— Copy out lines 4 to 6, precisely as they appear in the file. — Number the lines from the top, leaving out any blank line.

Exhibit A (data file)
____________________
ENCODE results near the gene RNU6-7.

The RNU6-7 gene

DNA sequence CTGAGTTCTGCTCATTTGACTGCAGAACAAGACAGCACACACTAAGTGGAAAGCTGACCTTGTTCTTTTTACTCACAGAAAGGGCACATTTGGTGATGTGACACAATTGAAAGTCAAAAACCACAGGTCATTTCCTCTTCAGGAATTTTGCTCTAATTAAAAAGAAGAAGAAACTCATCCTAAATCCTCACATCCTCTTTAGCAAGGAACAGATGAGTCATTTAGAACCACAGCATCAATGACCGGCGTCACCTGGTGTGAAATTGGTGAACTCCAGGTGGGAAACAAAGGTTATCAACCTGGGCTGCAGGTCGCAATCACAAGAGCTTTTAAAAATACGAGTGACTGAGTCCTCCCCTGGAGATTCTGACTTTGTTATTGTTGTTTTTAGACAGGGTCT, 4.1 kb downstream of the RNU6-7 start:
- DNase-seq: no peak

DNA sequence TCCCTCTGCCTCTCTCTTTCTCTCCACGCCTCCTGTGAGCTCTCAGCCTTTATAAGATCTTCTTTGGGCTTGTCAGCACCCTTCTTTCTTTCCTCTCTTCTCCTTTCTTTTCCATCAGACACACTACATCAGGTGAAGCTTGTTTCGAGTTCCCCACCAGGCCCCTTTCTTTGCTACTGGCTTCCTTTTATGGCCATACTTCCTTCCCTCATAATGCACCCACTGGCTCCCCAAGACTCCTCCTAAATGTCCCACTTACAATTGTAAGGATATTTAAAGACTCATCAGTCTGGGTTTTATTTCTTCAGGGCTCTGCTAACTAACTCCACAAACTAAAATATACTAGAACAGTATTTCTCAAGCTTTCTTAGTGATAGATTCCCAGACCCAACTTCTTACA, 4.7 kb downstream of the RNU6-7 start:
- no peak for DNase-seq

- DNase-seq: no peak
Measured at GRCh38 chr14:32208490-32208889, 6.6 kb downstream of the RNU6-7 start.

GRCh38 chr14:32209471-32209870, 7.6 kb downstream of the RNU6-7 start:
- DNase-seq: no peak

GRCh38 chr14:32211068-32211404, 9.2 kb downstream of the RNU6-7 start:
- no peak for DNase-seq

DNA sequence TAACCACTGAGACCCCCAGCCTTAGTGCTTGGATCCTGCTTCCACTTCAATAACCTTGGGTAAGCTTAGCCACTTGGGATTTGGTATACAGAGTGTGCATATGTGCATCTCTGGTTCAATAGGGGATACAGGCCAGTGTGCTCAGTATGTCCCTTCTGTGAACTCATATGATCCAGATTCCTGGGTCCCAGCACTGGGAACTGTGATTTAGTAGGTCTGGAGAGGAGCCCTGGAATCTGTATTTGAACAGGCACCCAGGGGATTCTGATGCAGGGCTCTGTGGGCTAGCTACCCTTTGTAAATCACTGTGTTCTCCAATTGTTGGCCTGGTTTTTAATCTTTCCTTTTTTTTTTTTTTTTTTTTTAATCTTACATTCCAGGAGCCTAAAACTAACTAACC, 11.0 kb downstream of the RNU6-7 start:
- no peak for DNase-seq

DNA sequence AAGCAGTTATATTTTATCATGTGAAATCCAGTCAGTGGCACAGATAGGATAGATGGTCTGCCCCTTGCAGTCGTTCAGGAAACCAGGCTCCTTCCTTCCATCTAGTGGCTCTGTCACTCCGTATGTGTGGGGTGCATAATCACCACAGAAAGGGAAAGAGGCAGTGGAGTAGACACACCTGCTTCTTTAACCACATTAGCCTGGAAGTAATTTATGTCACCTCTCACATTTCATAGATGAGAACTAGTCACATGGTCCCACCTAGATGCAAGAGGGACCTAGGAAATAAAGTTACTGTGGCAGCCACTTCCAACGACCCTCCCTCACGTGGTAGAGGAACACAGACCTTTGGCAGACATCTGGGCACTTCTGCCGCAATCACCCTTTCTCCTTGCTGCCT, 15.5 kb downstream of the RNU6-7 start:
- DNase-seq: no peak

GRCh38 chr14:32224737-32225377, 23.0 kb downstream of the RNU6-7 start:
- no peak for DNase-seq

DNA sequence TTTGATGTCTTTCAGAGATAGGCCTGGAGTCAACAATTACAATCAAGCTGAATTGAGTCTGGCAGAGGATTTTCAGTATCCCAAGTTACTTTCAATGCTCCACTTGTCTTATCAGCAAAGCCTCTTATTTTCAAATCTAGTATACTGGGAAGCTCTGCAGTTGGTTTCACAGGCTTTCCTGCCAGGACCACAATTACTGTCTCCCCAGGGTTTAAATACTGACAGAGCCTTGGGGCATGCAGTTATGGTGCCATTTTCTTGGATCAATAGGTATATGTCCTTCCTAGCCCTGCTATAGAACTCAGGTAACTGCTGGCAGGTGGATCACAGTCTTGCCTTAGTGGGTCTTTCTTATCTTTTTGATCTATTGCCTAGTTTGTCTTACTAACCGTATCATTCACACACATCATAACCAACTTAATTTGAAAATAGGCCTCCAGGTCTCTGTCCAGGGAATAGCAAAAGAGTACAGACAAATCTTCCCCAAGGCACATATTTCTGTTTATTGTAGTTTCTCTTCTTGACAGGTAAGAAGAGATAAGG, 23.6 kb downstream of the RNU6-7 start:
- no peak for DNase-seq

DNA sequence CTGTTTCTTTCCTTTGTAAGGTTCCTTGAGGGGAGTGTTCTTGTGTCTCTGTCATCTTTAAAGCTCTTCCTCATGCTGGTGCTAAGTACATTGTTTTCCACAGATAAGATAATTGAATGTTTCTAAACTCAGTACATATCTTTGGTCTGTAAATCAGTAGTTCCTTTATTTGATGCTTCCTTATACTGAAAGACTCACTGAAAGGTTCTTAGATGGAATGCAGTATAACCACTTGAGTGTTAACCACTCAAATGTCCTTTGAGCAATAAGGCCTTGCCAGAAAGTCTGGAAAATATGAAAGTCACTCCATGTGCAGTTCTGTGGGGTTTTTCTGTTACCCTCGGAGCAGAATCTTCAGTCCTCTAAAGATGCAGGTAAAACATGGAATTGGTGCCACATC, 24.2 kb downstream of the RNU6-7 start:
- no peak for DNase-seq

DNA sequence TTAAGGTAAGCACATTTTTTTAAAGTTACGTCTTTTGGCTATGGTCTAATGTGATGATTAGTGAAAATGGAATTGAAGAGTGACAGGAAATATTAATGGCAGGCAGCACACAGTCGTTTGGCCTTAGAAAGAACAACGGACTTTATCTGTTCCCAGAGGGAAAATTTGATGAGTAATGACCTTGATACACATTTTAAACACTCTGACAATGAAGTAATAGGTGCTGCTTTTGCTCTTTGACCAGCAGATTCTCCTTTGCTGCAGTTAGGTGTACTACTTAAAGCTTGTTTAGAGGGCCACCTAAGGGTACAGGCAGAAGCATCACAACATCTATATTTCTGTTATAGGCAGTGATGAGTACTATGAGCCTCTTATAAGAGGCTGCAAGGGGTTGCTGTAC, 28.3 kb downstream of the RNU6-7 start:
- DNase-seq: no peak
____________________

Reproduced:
- DNase-seq: no peak

DNA sequence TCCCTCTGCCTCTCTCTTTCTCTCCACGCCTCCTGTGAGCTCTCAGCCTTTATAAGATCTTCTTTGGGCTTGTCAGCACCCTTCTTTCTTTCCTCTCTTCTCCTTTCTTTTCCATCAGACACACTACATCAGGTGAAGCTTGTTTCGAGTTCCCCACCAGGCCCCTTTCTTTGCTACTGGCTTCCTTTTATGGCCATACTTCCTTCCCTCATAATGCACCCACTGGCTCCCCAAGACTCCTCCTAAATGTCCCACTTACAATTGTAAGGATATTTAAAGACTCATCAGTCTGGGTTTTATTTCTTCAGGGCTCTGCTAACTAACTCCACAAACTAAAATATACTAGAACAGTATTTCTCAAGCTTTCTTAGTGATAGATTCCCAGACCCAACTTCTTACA, 4.7 kb downstream of the RNU6-7 start:
- no peak for DNase-seq